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Heh, now here's something I've been thinking a lot about.
First, I don't think that such a fuss should be made about things like "In God We Trust" and the mention of God in the Pledge of Allegiance. The one, you don't ever really encounter except on currency and some official seals; the other, well, no one's forcing you to say it. There were a few atheists at my high school who, when we said the Pledge, simply said "...one nation, indivisible...". It's not that hard. If you're the sort of person who gets all ferhoodled when someone else believes in God... well, you need to get over yourself. Plain and simple. Stop stepping on my right to have faith in a higher power of my choosing. Most Americans believe in some form of God. It's not like we're saying "In Jesus We Trust" or "...one nation, under Jesus...". Yes, the general implication is of the Judeo-Christian God, but there's no reason why you can't choose to interpret the mentions of God differently in accordance with your personal beliefs, or just disregard them entirely.( Cut for a tangent. )
Okay, tangent done. Now, where was I? Oh, yes, as far as the whole Ten Commandments at the courthouse thing in Alabama... Well, I don't really have a problem with it, but I can understand why a non-Christian wouldn't want that to be there. So I'm not all outraged that they were told to take that statue down. I'd not be comfortable going into a courthouse where they display Islamic religious strictures, for example, because I want a fair trial based on actual law, not religious dictates, and it's a bit easier for that to happen when there aren't blatant reminders of one religion. (Actually, I wouldn't want to be judged on Judeo-Christian religious strictures either. I just thought it was more pertinent to understanding why someone wouldn't want the Ten Commandments displayed if I looked at it from the perspective of a person going to court and seeing a display of something related to a belief system other than their own.)
As far as marriage... Marriage is, in my opinion, a religious institution and should remain a religious institution. The government should nose out. This is why I'm not for gay marriage, unless the couple is of a religion that allows it. I'm not for straight marriage either when religion isn't involved. Marriage, in every sense of the word, is a religious institution, designed solely for perpetuation of both the human race and the ideology of the religion behind the marriage. That's it. It's not about love. There's a reason that, while love has always been oft spoken of as the true reason to marry, many successful marriages start off more like two people negotiating a business contract. In fact, it used to be that you found a suitable future spouse who would be an asset to your future household and courted them with the intent of making sure they would be a suitable spouse. Then you married, and if the match was good and both partners followed and believed what their religion said about marriage, love would develop, and even if it didn't, the marriage would still be a comfortable arrangement for both parties.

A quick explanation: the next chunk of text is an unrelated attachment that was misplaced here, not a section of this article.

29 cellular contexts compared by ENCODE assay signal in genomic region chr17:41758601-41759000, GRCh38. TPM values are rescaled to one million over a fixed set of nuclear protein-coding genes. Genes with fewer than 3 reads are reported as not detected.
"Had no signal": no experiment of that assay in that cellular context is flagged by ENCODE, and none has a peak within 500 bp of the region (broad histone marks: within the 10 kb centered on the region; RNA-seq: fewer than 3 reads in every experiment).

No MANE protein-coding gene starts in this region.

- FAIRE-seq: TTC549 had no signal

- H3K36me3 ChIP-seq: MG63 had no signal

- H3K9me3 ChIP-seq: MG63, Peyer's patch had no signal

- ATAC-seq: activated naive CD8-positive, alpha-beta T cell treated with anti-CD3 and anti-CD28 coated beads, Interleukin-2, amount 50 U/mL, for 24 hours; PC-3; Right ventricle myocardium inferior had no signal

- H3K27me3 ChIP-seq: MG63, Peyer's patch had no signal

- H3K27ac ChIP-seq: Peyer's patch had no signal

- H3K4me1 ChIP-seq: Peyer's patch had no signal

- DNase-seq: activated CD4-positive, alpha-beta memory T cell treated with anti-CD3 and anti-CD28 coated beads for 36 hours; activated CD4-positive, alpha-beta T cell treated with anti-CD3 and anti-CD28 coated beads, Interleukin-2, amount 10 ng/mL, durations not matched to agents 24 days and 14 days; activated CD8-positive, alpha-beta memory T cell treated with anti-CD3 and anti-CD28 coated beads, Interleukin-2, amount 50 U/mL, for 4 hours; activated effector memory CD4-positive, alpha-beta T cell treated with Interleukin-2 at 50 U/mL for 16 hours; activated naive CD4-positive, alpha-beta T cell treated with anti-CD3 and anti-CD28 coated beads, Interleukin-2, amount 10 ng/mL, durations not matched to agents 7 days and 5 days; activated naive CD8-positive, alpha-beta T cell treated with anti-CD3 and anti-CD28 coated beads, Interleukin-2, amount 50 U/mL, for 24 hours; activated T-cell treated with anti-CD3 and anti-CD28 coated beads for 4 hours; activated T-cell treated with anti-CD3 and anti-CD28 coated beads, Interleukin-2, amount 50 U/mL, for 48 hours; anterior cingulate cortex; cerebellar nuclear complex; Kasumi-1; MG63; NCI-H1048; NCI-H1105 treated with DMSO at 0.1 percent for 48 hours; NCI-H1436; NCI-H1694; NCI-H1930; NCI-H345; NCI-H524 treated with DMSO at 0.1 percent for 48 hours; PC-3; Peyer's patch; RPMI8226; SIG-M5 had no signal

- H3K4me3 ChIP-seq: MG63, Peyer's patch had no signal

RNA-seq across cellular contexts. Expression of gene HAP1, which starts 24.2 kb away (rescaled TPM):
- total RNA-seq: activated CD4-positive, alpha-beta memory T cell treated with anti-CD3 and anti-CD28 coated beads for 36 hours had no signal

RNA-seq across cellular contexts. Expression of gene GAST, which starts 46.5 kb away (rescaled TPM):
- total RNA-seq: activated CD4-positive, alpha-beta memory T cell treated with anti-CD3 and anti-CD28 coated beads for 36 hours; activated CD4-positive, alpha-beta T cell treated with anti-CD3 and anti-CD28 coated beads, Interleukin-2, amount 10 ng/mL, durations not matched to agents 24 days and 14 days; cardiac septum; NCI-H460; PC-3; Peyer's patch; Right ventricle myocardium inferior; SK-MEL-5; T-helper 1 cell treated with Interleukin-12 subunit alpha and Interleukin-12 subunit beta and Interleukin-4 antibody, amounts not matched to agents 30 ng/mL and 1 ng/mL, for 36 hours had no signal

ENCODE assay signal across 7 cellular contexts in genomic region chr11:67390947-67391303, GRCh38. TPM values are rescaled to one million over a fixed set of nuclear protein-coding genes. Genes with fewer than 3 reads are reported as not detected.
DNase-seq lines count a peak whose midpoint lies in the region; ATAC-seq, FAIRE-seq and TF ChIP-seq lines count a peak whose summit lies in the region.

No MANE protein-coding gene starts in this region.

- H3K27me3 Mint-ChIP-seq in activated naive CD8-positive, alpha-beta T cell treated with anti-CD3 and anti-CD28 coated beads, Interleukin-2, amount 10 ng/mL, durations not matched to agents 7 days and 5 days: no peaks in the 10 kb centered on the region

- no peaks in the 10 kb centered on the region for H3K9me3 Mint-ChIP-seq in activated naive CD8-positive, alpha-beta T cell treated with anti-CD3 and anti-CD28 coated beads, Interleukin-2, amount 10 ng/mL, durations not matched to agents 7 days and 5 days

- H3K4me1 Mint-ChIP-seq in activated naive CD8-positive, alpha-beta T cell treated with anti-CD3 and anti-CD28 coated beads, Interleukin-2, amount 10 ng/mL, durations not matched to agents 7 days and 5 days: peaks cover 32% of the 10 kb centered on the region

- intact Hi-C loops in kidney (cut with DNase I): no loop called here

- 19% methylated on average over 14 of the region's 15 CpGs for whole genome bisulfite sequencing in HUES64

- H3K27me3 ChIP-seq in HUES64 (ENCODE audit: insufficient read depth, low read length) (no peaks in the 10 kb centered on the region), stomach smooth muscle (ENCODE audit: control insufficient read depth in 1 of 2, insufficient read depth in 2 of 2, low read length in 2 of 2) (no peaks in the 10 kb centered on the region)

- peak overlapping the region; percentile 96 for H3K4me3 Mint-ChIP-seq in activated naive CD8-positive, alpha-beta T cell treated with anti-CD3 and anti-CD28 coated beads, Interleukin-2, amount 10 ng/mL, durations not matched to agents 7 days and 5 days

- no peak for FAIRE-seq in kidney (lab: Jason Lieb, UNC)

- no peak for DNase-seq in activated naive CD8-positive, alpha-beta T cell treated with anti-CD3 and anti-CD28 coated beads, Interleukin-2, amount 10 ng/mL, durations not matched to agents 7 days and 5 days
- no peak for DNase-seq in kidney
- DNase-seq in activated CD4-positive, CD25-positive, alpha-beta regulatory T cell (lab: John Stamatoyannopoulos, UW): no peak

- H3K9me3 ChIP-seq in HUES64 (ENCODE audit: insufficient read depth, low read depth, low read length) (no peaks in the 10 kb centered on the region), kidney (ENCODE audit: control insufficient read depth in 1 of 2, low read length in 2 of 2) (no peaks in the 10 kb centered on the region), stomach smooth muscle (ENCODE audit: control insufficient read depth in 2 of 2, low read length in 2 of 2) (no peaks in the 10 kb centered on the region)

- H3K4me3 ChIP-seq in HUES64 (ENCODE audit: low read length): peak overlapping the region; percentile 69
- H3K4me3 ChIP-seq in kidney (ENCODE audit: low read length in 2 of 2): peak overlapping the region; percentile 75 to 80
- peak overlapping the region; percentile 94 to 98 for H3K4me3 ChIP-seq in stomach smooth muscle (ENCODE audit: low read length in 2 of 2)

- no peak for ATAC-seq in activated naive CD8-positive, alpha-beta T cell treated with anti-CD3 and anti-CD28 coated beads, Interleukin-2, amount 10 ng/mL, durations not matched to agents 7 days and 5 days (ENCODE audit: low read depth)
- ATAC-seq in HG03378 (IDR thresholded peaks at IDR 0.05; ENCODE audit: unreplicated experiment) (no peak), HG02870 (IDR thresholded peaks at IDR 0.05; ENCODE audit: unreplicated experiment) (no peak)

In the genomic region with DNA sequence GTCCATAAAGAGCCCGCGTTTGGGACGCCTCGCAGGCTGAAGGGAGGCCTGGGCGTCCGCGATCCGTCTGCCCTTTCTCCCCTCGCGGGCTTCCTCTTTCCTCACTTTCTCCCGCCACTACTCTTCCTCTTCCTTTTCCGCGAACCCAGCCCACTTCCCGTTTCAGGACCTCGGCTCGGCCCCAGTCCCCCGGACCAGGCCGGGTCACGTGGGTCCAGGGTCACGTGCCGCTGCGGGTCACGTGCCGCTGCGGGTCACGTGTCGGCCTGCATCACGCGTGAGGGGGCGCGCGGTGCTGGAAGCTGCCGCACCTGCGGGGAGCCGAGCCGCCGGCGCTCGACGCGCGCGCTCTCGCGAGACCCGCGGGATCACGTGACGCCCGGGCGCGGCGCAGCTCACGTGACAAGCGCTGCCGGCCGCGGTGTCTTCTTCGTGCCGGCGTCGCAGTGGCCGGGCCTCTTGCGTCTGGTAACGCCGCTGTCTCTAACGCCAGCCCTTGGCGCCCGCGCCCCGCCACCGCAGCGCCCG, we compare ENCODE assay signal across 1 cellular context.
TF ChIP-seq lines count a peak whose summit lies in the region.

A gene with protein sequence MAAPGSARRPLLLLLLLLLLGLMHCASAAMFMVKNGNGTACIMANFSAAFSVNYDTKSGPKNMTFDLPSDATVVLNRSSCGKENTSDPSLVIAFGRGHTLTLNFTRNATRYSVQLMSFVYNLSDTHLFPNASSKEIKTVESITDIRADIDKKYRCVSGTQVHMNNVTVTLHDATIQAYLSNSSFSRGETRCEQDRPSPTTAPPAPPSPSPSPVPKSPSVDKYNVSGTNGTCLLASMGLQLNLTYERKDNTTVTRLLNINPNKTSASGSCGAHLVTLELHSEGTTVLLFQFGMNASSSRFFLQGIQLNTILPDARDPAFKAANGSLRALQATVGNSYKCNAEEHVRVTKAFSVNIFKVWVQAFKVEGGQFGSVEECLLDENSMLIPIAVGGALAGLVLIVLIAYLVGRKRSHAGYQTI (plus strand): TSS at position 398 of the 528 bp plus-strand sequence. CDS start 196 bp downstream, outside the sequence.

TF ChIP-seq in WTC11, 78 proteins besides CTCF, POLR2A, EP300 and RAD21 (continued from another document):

I'm all for civil unions, though. Anyone should be able to get one, gay or straight. There should be no difference in rights and privileges between gay and straight couples. Essentially, what I'd like to see is the government change the legal term "marriage" to "civil union", as it relates to non-religious partnership, and end the kerfuffle. Of course, there'd be no change to the fact that if you have a religious ceremony you should also register it legally. So, someone could potentially have a marriage and a civil union, or just a civil union. I'm not in agreement with the idea that a marriage shouldn't also be made a civil union because recognising the marriage in accordance with the laws confers benefits upon the spouse and possible children that otherwise wouldn't be available, and it is not in the spirit of marriage to not do something that can only benefit your family.
I know I haven't answered the question exactly. Honestly, it's a hard thing to answer. I think there should still be some level of acknowledgement that we, as a nation, have our roots in religion. However, we shouldn't force religion on anyone, force anyone to hide their own religious beliefs because of someone else's, or try and smush together religious institutions with secular ones.